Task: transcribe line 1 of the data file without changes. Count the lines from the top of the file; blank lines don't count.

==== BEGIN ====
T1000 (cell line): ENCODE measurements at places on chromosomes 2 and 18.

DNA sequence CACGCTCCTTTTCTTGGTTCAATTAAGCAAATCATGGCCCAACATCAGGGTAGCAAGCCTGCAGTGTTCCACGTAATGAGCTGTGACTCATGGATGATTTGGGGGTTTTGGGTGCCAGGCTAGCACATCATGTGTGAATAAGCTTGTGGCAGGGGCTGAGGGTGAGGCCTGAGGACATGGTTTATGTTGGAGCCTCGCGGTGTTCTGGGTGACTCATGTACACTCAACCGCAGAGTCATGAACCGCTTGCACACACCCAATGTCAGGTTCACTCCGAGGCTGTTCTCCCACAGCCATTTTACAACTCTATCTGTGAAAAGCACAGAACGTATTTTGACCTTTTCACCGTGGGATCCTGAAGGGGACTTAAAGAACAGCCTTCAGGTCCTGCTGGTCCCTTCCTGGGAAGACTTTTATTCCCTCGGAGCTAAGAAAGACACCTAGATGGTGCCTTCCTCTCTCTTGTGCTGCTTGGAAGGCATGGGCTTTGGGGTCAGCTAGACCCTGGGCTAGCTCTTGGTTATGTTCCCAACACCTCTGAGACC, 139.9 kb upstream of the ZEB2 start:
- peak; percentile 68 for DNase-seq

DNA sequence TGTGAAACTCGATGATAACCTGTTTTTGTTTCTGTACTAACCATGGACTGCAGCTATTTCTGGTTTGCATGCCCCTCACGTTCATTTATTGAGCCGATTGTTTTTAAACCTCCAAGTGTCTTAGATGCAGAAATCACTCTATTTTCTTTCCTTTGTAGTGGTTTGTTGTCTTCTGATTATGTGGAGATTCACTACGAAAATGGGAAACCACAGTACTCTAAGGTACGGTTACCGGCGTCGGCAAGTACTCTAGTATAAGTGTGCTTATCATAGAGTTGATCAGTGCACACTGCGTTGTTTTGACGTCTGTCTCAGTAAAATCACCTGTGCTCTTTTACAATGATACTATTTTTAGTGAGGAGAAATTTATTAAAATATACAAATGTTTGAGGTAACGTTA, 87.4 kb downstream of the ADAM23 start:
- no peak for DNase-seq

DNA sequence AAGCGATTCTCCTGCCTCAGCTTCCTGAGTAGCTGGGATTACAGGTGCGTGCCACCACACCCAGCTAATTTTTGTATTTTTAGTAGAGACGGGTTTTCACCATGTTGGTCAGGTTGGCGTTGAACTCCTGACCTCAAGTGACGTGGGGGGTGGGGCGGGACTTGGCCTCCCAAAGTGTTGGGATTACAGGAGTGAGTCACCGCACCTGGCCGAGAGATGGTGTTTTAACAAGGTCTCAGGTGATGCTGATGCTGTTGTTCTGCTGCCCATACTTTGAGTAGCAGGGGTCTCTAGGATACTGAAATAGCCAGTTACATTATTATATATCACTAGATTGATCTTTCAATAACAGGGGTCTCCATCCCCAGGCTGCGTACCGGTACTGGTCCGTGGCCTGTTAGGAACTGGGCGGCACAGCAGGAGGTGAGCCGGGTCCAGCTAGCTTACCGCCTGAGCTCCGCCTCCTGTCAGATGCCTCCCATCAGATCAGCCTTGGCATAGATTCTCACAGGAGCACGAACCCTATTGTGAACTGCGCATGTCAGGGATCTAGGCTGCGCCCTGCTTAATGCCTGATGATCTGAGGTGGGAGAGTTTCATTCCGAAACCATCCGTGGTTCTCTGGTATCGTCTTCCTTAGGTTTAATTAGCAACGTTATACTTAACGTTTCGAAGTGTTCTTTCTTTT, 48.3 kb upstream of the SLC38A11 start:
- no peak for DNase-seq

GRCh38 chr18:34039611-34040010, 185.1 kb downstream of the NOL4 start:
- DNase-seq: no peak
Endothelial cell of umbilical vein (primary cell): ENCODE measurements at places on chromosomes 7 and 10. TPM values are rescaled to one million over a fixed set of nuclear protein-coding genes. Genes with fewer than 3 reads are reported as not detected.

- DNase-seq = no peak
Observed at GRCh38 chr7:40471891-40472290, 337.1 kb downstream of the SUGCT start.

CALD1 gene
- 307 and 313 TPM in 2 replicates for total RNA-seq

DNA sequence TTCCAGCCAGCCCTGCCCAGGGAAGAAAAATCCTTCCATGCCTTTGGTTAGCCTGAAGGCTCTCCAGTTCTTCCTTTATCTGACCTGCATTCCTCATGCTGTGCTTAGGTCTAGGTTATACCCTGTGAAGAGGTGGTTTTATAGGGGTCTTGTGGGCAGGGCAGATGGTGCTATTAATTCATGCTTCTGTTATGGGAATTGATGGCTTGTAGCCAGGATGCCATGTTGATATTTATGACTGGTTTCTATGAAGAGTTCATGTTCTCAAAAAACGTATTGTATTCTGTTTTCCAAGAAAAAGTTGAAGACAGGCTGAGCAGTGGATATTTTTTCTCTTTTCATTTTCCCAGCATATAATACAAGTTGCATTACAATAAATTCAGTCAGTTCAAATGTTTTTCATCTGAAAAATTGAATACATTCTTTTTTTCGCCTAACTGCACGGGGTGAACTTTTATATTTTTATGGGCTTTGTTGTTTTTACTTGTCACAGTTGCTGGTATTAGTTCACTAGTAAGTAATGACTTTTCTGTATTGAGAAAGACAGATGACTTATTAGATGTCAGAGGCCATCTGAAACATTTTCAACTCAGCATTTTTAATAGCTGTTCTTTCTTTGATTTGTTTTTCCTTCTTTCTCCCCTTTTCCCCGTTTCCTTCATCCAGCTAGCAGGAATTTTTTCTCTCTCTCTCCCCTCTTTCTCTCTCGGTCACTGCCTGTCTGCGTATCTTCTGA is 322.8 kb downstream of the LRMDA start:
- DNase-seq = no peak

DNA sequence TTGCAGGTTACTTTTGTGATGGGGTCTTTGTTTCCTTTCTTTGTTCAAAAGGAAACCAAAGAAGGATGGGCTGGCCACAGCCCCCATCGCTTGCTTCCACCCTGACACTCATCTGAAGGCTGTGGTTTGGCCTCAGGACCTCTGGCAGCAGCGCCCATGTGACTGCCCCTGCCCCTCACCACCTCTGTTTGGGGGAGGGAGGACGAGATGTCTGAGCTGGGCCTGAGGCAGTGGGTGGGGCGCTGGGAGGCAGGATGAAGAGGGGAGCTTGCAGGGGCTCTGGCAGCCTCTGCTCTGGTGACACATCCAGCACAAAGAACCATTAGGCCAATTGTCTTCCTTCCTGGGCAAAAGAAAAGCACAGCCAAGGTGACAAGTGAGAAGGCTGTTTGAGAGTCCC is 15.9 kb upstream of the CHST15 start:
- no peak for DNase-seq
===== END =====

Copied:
T1000 (cell line): ENCODE measurements at places on chromosomes 2 and 18.